History has no end
- Firoz Cachalia
Former student leader and now Professor of Law, Firoz Cachalia, reflects on the mood before Nelson Mandela was released from prison 30 years ago.
The mood of the 1970s and 1980s at Wits feels like another time. What I remember are fragments only of what I am able to retrieve while thinking and writing.
It was certainly the worst of times. We lived ignominiously under a system which denied our humanity. In that system of fixed hierarchy, we were assigned our subordinate locations and inferior, humiliating identities from cradle to grave.
Yet it was also the best of times! We lived in communities with joy and hope. We had our own sporting heroes in a country with all white sports teams. What dazzling midfield generals for Benoni United were Boeti Faizel and Chubby Chekker! Boyhood memories ... White South Africa knew not of their existence. Can we share this memory today?
And it was an exhilarating and ennobling time – a time when the people rose up in the dockyards, in schools, on the streets in our communities, in universities, everywhere – to reclaim the memory of historical resistance and belief in the possibility of fundamental change through political action. The long arc of history pointed upwards and beyond to a better time. We hoisted flags (the ANC’s at Aunty Mary Moodley’s funeral) and burned flags (the Republic of South Africa’s on Wits campus).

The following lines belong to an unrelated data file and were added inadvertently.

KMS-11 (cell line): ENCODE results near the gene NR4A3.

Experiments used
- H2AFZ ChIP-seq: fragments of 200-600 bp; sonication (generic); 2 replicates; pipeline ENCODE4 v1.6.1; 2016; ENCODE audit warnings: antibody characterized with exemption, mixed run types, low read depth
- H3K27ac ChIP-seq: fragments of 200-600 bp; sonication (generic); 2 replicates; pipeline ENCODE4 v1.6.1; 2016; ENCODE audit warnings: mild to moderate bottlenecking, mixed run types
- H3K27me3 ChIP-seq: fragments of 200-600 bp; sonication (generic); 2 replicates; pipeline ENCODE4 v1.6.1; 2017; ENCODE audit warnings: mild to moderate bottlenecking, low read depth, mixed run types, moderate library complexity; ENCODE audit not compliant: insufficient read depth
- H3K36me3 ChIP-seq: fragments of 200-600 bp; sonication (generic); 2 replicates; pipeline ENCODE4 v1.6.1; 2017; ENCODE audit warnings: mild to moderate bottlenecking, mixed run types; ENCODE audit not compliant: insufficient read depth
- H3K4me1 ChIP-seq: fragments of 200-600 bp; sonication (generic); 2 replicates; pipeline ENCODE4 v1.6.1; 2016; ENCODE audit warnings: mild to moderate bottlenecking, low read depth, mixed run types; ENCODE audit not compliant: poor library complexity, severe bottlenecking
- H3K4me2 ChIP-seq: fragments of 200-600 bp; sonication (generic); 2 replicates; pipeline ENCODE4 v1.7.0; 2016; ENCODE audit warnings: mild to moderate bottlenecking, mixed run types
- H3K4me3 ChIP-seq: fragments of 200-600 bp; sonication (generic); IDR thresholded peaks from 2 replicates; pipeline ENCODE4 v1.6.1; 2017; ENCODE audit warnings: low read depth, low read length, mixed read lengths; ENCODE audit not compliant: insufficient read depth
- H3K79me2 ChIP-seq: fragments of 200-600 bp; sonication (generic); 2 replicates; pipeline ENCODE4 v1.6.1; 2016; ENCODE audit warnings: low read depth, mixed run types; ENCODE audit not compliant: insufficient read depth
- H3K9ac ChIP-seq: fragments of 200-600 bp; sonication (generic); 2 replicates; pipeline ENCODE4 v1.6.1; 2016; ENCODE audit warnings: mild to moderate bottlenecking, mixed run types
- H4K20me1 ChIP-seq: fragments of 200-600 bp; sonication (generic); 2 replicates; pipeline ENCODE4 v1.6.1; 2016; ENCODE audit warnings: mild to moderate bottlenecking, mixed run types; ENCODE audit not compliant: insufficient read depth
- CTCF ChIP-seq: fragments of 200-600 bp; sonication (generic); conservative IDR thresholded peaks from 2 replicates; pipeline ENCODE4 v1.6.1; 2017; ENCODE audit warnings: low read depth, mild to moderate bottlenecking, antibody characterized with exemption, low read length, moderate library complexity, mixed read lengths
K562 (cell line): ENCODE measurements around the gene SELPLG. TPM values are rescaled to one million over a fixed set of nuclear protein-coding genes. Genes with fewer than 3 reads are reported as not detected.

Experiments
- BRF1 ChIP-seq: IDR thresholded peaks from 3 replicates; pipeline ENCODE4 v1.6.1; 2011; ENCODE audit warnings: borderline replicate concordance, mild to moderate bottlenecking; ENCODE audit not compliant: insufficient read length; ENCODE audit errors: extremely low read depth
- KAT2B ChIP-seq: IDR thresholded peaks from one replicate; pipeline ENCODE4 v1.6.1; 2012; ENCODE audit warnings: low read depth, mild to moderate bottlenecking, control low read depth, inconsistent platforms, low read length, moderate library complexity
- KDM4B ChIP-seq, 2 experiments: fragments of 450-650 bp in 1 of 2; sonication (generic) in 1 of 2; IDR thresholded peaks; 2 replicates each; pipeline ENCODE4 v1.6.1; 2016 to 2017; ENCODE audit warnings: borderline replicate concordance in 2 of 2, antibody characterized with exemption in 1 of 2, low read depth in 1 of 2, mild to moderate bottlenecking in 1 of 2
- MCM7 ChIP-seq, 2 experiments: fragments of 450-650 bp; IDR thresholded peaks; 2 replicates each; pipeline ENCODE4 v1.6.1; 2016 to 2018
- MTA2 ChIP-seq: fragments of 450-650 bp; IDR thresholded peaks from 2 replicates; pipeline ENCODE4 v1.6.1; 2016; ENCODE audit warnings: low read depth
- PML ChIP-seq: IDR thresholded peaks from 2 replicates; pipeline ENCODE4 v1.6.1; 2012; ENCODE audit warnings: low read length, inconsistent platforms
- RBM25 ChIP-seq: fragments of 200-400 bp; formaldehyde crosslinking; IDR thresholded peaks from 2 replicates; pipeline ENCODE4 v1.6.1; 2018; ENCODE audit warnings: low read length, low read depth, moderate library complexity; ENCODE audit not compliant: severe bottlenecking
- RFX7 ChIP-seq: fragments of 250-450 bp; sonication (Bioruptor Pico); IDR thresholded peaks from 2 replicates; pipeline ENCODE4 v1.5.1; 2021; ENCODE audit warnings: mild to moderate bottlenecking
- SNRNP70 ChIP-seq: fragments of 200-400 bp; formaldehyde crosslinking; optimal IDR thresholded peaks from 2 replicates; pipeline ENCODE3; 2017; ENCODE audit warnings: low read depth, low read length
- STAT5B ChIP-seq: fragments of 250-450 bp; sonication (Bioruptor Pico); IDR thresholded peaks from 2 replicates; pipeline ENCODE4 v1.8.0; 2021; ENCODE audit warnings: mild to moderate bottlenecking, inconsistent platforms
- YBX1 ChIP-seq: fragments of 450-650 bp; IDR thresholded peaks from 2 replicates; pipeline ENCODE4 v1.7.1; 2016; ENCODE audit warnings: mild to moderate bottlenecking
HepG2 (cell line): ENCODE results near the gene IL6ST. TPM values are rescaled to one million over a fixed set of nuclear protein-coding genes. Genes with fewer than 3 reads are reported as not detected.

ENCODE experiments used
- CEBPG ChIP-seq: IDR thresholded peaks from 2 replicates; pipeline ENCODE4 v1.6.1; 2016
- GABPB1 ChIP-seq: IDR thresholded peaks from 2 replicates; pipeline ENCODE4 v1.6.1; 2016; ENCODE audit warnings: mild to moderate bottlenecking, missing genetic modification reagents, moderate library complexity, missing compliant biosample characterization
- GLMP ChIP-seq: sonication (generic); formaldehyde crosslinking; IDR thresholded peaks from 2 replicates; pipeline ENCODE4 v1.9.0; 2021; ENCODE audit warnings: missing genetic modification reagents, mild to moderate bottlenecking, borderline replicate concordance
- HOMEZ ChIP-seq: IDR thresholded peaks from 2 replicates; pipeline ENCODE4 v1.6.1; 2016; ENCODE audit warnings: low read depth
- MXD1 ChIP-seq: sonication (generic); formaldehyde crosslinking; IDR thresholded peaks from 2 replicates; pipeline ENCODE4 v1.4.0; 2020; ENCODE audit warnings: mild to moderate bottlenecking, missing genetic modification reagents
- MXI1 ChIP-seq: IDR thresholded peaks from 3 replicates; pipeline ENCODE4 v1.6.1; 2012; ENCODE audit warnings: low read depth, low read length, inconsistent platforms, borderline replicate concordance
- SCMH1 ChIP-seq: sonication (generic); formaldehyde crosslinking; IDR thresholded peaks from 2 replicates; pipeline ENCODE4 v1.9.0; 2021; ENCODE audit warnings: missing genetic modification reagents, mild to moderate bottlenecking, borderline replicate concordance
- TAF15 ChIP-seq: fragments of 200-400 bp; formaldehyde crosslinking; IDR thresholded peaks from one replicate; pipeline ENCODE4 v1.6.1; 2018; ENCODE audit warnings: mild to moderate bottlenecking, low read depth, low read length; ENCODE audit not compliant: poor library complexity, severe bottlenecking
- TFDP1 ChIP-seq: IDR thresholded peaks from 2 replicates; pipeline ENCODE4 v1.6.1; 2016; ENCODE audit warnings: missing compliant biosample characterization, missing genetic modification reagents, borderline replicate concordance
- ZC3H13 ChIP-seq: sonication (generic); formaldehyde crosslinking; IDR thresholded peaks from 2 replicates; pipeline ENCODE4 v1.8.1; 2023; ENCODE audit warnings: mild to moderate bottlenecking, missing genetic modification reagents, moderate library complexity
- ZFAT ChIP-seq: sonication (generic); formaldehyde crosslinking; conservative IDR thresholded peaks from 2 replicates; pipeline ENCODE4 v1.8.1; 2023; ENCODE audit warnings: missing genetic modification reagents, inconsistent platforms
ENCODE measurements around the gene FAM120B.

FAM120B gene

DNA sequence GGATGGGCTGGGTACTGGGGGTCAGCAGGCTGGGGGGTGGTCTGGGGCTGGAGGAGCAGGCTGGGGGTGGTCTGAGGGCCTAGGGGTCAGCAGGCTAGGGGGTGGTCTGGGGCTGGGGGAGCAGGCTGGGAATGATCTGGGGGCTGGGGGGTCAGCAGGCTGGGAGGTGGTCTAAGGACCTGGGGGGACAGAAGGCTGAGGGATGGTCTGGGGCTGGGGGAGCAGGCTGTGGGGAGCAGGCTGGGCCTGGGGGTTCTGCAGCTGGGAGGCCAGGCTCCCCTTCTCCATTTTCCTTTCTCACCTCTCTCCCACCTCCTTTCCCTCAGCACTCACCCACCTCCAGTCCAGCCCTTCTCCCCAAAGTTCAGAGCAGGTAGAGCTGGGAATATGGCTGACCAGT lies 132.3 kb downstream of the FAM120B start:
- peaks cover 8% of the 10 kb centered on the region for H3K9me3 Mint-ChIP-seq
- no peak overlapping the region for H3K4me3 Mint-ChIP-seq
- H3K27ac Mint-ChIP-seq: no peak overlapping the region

I remember Bheki Mlangeni – short, sturdy and indefatigable. A bomb disguised as headphones killed him. Gentle David Webster, comrade academic – murdered in the wink of an eye by an assassin’s bullet. The memory still hurts. But despite mass incarcerations, banning orders, detention, torture, and assassinations, the Wits class of the 1970s and 80s remained undaunted. We were a generation that was determined to inflict a decisive blow on the regime. And we did.
But now, after so much time has passed, I am less inclined to hoist any flag. I will not live to see accomplished all that we had hoped for. But that’s okay. History has no end. As Shoshana Zuboff, author of The Age of Surveillance Capitalism, advises, “Each generation, must assert its will and imagination as new threats require us to retry the case in every age.”
- This article first appeared in Curiosity, a research magazine produced by Wits Communications and the Research Office.
- Read more in the 10th issue, themed: #Mood how our mental health and wellbeing are impacted by the socio-economic, political, psychological, legal, ethical, cultural and technological interpretations of our world.